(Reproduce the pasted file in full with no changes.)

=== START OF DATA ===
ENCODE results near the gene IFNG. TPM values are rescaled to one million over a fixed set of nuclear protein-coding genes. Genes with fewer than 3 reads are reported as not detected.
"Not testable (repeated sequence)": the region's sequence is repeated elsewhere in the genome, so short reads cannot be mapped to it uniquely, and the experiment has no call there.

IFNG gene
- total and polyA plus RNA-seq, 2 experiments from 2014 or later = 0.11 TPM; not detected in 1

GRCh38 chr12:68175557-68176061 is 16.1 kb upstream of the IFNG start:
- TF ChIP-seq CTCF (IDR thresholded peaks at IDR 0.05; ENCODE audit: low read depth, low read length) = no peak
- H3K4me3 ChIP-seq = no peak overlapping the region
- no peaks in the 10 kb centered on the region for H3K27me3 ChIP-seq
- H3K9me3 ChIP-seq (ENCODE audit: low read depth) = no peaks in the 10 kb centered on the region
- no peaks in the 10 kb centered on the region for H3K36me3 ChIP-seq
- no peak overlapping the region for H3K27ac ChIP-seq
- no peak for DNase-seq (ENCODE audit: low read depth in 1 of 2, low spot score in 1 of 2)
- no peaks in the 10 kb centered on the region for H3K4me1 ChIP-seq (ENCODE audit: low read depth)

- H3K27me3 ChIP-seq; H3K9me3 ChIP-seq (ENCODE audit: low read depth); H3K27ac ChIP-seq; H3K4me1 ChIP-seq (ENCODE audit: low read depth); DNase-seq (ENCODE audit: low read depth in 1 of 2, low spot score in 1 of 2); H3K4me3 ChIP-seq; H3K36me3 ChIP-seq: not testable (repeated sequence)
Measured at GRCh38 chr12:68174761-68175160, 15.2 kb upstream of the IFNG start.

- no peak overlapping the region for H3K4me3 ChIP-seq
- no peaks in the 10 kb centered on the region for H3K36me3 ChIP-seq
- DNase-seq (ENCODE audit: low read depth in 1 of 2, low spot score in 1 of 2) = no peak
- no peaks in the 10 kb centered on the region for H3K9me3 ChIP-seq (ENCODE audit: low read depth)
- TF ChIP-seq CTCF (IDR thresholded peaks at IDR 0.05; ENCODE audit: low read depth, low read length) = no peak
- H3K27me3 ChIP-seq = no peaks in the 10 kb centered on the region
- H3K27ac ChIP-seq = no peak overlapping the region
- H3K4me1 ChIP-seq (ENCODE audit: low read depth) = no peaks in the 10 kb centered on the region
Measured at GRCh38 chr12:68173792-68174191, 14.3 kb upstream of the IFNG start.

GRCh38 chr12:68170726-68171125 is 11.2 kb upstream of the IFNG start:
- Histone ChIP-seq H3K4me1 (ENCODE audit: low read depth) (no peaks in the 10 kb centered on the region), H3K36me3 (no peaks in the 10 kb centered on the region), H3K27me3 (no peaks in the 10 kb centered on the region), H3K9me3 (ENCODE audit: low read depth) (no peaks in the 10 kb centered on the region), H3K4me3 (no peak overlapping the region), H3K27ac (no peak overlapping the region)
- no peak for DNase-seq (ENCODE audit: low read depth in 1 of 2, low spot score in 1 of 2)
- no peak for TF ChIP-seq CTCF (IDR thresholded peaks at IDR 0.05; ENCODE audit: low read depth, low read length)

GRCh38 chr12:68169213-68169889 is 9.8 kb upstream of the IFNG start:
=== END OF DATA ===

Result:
ENCODE results near the gene IFNG. TPM values are rescaled to one million over a fixed set of nuclear protein-coding genes. Genes with fewer than 3 reads are reported as not detected.
"Not testable (repeated sequence)": the region's sequence is repeated elsewhere in the genome, so short reads cannot be mapped to it uniquely, and the experiment has no call there.

IFNG gene
- total and polyA plus RNA-seq, 2 experiments from 2014 or later = 0.11 TPM; not detected in 1

GRCh38 chr12:68175557-68176061 is 16.1 kb upstream of the IFNG start:
- TF ChIP-seq CTCF (IDR thresholded peaks at IDR 0.05; ENCODE audit: low read depth, low read length) = no peak
- H3K4me3 ChIP-seq = no peak overlapping the region
- no peaks in the 10 kb centered on the region for H3K27me3 ChIP-seq
- H3K9me3 ChIP-seq (ENCODE audit: low read depth) = no peaks in the 10 kb centered on the region
- no peaks in the 10 kb centered on the region for H3K36me3 ChIP-seq
- no peak overlapping the region for H3K27ac ChIP-seq
- no peak for DNase-seq (ENCODE audit: low read depth in 1 of 2, low spot score in 1 of 2)
- no peaks in the 10 kb centered on the region for H3K4me1 ChIP-seq (ENCODE audit: low read depth)

- H3K27me3 ChIP-seq; H3K9me3 ChIP-seq (ENCODE audit: low read depth); H3K27ac ChIP-seq; H3K4me1 ChIP-seq (ENCODE audit: low read depth); DNase-seq (ENCODE audit: low read depth in 1 of 2, low spot score in 1 of 2); H3K4me3 ChIP-seq; H3K36me3 ChIP-seq: not testable (repeated sequence)
Measured at GRCh38 chr12:68174761-68175160, 15.2 kb upstream of the IFNG start.

- no peak overlapping the region for H3K4me3 ChIP-seq
- no peaks in the 10 kb centered on the region for H3K36me3 ChIP-seq
- DNase-seq (ENCODE audit: low read depth in 1 of 2, low spot score in 1 of 2) = no peak
- no peaks in the 10 kb centered on the region for H3K9me3 ChIP-seq (ENCODE audit: low read depth)
- TF ChIP-seq CTCF (IDR thresholded peaks at IDR 0.05; ENCODE audit: low read depth, low read length) = no peak
- H3K27me3 ChIP-seq = no peaks in the 10 kb centered on the region
- H3K27ac ChIP-seq = no peak overlapping the region
- H3K4me1 ChIP-seq (ENCODE audit: low read depth) = no peaks in the 10 kb centered on the region
Measured at GRCh38 chr12:68173792-68174191, 14.3 kb upstream of the IFNG start.

GRCh38 chr12:68170726-68171125 is 11.2 kb upstream of the IFNG start:
- Histone ChIP-seq H3K4me1 (ENCODE audit: low read depth) (no peaks in the 10 kb centered on the region), H3K36me3 (no peaks in the 10 kb centered on the region), H3K27me3 (no peaks in the 10 kb centered on the region), H3K9me3 (ENCODE audit: low read depth) (no peaks in the 10 kb centered on the region), H3K4me3 (no peak overlapping the region), H3K27ac (no peak overlapping the region)
- no peak for DNase-seq (ENCODE audit: low read depth in 1 of 2, low spot score in 1 of 2)
- no peak for TF ChIP-seq CTCF (IDR thresholded peaks at IDR 0.05; ENCODE audit: low read depth, low read length)

GRCh38 chr12:68169213-68169889 is 9.8 kb upstream of the IFNG start: